Ambiguously defined in law and only slightly less ambiguously by the Connecticut Supreme Court. All we know for sure is that you have to be a lawyer in CT for at least ten years and have different experience than Susan Bysiewicz had in 2010.  As I commented in on the article:

I always find it interesting that the AG and Judge of Probate are the only offices that have qualifications, as far as I know. They are both related to law. I wonder if the composition of the General Assembly makes the legislature realize how important qualifications are, in just these cases?

There remains no necessary training whatsoever to be Secretary of the State, while some of her employees, but not all, need to be lawyers to give advice to the public, would be candidates, and election officials. That could be going better, but of course, certification by itself does not preclude errors and incompetence, or as Jon Lender puts it Bungling

Why Signatures and Checking Them Matter

A vigilant Registrar in New Haven pursues suspicions.  From the New Haven Independent  Judge Hopeful Submits Forged Signatures <read>

Americo Carchia Wednesday said he’s considering whether to end his campaign for probate judge and vowed to cooperate with any potential criminal investigations after learning that he had submitted petitions with forged signatures to qualify for the Sept. 12 Democratic primary ballot.

Connecticut pre-election voting machine testing now less reliable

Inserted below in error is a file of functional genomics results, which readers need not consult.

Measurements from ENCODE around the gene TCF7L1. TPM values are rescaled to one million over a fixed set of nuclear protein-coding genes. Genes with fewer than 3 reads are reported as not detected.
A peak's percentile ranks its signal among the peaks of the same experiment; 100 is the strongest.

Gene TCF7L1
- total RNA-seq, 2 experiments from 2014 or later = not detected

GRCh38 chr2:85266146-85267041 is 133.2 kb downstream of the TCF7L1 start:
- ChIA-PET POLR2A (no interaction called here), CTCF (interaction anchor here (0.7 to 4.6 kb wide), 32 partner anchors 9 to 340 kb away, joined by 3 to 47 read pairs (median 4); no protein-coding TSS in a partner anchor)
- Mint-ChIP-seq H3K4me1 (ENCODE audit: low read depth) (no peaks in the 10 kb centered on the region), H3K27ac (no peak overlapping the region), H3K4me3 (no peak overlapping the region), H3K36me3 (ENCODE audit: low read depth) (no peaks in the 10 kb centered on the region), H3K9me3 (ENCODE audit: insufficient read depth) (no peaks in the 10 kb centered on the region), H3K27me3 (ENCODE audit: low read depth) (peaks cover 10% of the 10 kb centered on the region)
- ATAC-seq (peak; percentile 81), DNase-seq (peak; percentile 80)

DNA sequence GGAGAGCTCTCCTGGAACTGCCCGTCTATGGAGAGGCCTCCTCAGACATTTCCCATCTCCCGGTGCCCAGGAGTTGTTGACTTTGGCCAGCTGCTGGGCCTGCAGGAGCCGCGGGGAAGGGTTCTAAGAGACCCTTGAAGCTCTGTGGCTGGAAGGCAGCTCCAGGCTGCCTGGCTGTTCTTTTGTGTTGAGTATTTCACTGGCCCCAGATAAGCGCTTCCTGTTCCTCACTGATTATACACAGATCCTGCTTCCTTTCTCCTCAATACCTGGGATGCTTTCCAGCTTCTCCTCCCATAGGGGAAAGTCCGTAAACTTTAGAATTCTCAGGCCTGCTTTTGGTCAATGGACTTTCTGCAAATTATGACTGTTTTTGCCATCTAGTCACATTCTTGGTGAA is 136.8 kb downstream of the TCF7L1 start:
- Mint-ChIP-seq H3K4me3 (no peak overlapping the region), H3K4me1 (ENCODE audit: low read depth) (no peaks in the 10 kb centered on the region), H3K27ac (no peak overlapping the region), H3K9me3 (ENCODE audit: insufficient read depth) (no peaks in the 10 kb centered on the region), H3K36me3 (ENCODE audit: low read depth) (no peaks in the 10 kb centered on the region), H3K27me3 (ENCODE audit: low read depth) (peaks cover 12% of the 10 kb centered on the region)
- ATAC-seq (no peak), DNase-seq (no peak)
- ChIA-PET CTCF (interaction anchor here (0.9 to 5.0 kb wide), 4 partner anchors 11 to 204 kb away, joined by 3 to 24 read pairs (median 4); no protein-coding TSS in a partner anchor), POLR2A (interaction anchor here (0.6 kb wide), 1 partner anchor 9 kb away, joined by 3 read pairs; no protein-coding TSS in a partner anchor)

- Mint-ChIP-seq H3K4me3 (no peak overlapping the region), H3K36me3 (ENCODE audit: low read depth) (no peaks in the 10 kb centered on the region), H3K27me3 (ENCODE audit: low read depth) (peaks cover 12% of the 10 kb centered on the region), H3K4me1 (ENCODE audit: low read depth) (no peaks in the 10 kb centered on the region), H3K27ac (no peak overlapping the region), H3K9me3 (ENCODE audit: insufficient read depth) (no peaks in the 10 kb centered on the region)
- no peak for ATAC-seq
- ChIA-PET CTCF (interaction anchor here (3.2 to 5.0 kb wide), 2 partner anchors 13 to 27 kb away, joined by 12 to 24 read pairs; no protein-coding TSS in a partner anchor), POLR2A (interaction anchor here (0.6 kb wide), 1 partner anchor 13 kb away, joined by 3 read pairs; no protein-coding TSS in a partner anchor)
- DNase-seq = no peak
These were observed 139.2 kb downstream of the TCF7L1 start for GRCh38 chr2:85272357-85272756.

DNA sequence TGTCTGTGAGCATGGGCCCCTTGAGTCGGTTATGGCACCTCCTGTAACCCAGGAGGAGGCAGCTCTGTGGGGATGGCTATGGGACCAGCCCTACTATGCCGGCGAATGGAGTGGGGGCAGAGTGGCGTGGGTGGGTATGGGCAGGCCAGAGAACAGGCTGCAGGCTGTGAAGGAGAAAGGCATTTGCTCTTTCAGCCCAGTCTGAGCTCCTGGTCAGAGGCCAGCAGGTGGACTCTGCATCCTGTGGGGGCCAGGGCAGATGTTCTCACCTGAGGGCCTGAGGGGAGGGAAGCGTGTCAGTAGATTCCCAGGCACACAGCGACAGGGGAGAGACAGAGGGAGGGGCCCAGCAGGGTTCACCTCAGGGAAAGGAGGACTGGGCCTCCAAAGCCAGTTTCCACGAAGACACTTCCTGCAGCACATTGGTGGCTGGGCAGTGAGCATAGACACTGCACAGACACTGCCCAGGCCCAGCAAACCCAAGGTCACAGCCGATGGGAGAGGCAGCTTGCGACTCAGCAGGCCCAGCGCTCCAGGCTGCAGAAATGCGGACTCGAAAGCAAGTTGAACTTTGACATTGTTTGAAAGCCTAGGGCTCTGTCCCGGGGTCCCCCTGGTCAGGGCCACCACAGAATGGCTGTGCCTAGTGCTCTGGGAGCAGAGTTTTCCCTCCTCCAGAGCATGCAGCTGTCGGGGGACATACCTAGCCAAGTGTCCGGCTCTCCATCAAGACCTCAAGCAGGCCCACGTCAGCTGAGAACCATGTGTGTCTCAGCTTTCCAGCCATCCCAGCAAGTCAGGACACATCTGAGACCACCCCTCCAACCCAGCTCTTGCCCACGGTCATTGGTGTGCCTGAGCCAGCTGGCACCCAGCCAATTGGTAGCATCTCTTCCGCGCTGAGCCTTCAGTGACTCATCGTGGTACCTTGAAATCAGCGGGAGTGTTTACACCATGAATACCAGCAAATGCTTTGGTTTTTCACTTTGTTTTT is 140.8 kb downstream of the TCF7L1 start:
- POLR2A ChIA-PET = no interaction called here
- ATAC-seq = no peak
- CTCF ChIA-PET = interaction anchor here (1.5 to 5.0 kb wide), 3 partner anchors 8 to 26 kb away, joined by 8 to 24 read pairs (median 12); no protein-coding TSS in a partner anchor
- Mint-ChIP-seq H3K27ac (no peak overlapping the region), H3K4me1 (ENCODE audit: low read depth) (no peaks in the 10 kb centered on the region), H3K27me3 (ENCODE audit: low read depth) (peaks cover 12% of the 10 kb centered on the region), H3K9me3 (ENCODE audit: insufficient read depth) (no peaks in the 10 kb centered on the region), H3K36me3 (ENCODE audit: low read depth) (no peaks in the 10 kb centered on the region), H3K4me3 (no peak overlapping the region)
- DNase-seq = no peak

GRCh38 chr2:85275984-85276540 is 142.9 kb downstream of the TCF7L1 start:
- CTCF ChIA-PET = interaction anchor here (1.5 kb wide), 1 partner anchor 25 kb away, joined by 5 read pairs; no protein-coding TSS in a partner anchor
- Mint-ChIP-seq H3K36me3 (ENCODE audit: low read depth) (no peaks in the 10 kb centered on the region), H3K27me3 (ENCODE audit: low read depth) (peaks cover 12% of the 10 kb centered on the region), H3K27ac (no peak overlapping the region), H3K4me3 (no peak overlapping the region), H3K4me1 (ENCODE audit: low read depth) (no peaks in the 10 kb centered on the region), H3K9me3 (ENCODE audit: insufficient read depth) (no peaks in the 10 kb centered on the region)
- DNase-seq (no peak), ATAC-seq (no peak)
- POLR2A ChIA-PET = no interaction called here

Over the the last few weeks, we have learned that in the November Election, registrars have substituted a less effective form of pre-election testing that is less likely to catch errors in ballots or election equipment. There are at least two problems

Better Access To Voting Within Reach In CT (Annotated)

Courant Editorial, Sunday November 20th: Better Access To Voting Within Reach In CT

We have long had concerns with extending mail-in voting, aka no excuse absentee voting.  We also support in-person early voting, if we are willing to pay for it.  We have a new Courant Editorial joining Denise Merrill in a renewed push for early voting, defeated two years ago by the voters of Connecticut, consistent with our warnings but not our prediction.

Connecticut is one of only a handful of states that does not allow in-person voting before Election Day and requires those casting absentee ballots to provide an excuse — two unnecessary and antiquated barriers to participation in the political process. [Unnecessary only for those who lack concern for election integrity, turnout, and costs]

S.B. 1051: Too much, too little, too risky

Last week the Government Administration and Elections Committee passed a modified version of S.B. 1051, hailed by the Secretary of the State and ROVAC (Registrars Of Voters Association of Connecticut) as a ‘bipartisan’ compromise.

Yet, all the compromising seems to be the agreement of election officials on a bill that would make registrars jobs easier while adding largely undefined and unchecked powers for the current and future Secretaries of the State.